A look back over the pair of journeys described above reveals readily obvious similarities and striking differences. The observations that follow are intended to lead readers back to my initial description of the pilgrimage as a double mediation that permits pilgrims to select and repurpose aspects of the past which they then shape into new identities within the present.
In each case, the trip to the Horto is part of a larger journey that began far from the Northeastern backlands. Although both the young woman and the pilgrims ascend the Horto, their routes are not identical. Not only do she and they have different expectations but a number of the pilgrims eschew the new, tree-lined road favored by taxis and buses for the older, far more heavily peopled and history-laden thoroughfare. Nonetheless, both the pilgrims and the young woman encounter many of the same sights and objects on their way to Father Cicero’s statue before coming face to face with one another in the Holy Sepulcher.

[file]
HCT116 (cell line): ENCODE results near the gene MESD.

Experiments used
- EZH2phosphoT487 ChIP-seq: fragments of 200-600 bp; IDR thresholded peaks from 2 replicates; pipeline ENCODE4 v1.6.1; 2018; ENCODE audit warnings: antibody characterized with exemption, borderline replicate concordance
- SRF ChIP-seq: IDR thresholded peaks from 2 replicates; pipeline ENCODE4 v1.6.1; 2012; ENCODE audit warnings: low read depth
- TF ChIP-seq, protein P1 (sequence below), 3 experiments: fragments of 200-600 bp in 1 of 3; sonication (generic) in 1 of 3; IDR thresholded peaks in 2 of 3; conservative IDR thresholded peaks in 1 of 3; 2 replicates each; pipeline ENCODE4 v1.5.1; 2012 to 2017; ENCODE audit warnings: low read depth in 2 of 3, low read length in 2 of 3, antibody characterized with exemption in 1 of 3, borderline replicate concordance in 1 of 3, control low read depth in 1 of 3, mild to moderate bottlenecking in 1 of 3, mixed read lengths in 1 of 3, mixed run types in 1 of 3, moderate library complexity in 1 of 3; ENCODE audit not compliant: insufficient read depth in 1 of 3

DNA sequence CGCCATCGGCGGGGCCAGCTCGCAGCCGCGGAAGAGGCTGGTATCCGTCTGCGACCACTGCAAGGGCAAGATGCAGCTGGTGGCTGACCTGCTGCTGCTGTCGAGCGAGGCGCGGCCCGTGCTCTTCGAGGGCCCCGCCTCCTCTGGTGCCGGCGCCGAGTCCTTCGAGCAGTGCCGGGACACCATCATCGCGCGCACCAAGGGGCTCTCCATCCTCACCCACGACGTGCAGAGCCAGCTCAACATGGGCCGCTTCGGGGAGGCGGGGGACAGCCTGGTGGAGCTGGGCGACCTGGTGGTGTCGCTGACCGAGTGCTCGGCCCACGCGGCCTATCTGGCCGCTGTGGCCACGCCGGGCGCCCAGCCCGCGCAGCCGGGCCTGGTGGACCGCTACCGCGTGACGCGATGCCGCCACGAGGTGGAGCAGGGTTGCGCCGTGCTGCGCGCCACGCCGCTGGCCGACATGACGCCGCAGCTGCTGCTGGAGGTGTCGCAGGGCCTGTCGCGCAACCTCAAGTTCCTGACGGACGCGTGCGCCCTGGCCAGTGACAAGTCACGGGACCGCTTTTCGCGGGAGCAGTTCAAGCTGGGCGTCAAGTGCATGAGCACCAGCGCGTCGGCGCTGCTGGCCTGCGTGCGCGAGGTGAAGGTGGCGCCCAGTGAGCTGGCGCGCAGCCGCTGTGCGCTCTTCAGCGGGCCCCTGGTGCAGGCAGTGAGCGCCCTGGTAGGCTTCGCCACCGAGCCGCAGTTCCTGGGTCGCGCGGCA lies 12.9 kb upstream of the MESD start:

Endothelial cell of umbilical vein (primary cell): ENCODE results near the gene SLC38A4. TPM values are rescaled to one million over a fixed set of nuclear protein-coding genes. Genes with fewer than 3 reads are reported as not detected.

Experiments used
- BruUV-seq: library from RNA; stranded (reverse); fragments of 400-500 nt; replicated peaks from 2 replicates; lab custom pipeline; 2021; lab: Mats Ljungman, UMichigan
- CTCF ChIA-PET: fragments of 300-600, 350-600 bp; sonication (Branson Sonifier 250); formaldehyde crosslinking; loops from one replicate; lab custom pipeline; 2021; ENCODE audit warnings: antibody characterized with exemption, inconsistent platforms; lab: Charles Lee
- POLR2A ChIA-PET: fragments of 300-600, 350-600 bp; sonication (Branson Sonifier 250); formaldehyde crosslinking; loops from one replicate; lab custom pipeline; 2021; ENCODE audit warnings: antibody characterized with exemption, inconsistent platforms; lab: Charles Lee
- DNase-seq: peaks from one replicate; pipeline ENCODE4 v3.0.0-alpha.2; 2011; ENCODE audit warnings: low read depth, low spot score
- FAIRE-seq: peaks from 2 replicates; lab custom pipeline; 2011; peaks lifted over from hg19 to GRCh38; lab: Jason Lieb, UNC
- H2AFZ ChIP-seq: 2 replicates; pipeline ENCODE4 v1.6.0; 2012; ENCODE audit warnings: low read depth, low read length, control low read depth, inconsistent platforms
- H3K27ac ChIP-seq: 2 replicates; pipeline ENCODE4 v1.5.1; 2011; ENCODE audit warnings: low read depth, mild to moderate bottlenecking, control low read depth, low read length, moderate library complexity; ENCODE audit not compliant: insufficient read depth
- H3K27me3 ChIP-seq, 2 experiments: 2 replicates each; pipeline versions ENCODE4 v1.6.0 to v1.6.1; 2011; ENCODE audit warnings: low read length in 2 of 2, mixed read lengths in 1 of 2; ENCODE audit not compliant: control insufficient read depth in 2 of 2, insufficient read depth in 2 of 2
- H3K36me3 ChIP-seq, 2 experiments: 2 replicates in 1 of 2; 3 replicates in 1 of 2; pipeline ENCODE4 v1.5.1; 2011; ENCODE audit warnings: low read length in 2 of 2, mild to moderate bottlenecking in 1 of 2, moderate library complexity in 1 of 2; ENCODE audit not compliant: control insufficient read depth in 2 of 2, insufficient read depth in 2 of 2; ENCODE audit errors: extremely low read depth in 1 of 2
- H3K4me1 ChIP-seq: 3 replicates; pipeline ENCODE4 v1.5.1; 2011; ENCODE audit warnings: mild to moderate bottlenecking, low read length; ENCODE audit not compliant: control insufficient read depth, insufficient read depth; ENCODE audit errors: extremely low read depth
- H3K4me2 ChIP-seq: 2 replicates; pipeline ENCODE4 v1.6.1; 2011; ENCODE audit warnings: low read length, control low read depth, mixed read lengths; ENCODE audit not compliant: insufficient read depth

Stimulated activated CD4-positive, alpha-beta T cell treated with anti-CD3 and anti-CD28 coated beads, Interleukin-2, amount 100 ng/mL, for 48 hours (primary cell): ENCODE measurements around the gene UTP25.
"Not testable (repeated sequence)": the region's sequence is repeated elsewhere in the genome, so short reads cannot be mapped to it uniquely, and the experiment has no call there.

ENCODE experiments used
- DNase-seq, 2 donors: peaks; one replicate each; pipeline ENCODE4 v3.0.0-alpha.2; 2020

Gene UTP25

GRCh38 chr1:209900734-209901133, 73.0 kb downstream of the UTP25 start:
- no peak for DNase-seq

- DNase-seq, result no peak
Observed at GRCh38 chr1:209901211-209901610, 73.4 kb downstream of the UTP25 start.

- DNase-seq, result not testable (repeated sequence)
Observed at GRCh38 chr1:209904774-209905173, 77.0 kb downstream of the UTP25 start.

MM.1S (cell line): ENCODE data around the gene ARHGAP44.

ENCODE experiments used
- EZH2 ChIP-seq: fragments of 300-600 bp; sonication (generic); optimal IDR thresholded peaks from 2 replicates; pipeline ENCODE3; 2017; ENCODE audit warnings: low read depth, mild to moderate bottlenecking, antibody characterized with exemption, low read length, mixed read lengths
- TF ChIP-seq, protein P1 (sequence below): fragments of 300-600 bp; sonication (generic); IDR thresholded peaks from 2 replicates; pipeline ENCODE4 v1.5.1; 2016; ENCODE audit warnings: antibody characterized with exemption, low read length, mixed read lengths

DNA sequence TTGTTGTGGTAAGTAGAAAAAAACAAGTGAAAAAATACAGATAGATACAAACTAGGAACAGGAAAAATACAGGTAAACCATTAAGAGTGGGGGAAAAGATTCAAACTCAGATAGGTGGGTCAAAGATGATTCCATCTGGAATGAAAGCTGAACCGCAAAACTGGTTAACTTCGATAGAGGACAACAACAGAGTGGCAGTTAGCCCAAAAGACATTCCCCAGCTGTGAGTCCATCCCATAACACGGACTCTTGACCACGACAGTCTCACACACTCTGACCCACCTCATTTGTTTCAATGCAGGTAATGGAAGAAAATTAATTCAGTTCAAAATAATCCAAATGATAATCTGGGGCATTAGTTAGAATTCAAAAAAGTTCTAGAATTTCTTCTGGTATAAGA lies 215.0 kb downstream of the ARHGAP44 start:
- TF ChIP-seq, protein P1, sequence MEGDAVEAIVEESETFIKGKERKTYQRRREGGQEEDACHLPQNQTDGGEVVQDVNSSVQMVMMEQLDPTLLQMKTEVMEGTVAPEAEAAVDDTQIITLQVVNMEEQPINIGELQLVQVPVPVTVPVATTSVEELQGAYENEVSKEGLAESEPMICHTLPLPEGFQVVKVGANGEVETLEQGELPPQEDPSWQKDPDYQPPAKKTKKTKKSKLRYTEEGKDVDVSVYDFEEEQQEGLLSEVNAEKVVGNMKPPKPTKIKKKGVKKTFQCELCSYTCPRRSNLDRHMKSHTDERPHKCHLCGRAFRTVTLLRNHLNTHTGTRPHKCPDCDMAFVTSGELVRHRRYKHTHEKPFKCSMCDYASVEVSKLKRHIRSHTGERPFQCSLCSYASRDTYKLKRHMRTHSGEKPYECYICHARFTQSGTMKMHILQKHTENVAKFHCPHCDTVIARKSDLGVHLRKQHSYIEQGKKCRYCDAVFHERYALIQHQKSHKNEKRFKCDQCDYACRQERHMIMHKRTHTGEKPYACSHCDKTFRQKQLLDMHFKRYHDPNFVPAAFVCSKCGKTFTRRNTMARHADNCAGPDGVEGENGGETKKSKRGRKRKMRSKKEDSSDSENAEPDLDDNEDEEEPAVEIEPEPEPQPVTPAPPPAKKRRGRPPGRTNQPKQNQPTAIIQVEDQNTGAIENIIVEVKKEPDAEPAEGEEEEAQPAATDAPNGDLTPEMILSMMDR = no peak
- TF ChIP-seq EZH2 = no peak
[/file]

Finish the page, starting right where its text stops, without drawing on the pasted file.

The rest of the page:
Both journeys also reveal tensions between the familiar and the unfamiliar. Because the young woman’s hotel boasts all of the amenities generally sought by business travelers its distinctive regional touches awaken her curiosity without seeming offputtingly peculiar. Though the pilgrims choose their lodgings based in part on previous stays there, the things that set apart the spacious older building without making it too different from their own homes do much to bolster its appeal.